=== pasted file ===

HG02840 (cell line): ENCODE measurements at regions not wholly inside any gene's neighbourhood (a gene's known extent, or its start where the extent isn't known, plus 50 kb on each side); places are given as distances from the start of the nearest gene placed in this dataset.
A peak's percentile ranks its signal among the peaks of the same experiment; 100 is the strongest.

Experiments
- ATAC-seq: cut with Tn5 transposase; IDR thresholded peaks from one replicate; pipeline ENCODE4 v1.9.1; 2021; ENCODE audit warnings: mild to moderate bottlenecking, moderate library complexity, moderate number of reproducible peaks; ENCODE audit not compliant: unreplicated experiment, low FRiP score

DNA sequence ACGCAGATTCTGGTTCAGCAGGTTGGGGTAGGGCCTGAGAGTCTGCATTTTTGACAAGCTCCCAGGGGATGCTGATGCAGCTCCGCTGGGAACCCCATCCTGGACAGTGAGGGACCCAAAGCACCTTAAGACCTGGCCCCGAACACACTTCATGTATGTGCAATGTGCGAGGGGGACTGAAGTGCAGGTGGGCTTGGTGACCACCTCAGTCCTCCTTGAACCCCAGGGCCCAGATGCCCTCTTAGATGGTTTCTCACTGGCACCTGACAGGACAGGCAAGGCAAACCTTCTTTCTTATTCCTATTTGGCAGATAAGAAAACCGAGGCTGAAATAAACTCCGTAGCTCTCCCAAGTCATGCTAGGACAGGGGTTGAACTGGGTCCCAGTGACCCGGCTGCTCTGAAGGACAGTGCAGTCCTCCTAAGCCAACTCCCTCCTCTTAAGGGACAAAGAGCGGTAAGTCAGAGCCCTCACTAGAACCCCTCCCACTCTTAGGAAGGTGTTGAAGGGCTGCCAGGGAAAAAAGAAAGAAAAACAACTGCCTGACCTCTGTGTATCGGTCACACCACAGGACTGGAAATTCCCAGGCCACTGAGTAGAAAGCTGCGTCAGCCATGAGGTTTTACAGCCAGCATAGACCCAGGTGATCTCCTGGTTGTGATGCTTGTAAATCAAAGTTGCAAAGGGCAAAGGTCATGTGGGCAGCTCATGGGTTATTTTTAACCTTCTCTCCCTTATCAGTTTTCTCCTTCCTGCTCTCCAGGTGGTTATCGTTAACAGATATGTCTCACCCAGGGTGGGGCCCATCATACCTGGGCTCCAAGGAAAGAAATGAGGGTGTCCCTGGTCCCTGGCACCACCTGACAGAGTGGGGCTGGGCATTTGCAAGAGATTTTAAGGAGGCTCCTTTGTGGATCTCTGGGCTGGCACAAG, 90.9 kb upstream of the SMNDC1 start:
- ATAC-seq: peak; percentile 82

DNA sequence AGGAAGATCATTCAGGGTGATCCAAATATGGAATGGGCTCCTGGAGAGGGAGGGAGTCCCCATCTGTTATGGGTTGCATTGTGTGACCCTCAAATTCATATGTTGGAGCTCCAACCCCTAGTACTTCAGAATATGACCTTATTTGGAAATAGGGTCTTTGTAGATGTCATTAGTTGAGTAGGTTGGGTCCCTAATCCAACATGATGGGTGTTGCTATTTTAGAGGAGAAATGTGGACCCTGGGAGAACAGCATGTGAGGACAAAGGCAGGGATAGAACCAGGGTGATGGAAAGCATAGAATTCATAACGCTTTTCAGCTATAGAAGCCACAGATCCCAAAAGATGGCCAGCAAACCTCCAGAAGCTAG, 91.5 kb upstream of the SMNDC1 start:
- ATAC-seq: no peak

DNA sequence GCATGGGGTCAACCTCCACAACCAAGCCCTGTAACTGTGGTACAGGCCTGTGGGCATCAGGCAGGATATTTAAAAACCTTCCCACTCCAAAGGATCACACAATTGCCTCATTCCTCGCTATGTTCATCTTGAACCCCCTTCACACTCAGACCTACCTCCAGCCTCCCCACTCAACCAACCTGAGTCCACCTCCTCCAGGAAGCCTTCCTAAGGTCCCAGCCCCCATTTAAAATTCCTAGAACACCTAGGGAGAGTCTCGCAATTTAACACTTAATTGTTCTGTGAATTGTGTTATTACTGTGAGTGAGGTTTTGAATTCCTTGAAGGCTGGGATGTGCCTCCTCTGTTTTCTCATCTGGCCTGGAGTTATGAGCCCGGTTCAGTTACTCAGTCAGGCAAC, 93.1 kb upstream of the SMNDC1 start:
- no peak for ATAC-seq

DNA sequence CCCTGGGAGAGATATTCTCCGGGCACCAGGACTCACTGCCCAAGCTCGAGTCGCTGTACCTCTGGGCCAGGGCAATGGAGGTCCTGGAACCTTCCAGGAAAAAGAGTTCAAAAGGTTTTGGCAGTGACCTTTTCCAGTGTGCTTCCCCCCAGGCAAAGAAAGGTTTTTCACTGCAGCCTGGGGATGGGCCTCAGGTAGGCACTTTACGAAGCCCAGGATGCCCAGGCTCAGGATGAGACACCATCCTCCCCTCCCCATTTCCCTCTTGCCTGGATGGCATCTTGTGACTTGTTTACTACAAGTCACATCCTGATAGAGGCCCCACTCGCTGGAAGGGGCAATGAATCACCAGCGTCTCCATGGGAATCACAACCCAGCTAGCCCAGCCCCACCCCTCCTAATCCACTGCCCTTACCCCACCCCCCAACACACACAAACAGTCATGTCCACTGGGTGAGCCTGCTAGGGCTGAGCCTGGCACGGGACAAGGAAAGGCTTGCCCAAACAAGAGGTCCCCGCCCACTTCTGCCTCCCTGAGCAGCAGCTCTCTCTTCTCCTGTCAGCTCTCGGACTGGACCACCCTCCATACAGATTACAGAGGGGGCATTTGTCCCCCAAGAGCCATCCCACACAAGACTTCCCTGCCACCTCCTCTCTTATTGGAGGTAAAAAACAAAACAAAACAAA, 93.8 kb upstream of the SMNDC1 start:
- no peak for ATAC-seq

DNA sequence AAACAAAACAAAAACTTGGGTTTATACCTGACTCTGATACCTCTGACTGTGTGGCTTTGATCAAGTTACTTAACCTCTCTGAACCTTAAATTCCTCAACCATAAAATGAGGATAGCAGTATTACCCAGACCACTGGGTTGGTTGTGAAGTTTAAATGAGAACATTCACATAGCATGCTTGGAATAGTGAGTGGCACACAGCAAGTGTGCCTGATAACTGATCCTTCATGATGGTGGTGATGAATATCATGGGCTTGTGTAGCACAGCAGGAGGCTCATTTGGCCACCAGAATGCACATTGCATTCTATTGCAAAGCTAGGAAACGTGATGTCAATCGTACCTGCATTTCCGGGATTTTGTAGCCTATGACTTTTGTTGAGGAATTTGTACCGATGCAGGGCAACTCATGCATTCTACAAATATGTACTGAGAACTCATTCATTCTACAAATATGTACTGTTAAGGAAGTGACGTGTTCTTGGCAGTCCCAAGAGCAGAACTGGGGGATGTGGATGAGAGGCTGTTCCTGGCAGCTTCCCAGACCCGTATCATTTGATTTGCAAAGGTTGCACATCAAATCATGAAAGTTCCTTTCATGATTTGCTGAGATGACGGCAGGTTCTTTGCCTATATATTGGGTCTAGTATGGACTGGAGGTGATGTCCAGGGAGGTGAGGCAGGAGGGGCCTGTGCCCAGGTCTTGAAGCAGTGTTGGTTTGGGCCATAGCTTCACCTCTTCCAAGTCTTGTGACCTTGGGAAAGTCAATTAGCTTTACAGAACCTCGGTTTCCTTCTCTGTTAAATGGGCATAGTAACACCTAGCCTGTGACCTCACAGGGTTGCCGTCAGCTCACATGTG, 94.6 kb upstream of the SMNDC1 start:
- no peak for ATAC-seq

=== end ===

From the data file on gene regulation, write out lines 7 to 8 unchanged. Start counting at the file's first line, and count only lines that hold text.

DNA sequence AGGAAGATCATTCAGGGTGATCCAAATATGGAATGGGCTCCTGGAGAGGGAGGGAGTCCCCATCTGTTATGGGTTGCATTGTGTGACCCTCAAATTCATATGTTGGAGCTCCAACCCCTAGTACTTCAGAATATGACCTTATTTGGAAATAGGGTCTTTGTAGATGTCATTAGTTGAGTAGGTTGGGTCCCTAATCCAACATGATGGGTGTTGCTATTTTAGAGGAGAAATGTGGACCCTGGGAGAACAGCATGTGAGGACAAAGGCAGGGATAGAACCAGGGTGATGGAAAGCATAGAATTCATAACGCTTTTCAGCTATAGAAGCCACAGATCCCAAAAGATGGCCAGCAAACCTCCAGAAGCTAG, 91.5 kb upstream of the SMNDC1 start:
- ATAC-seq: no peak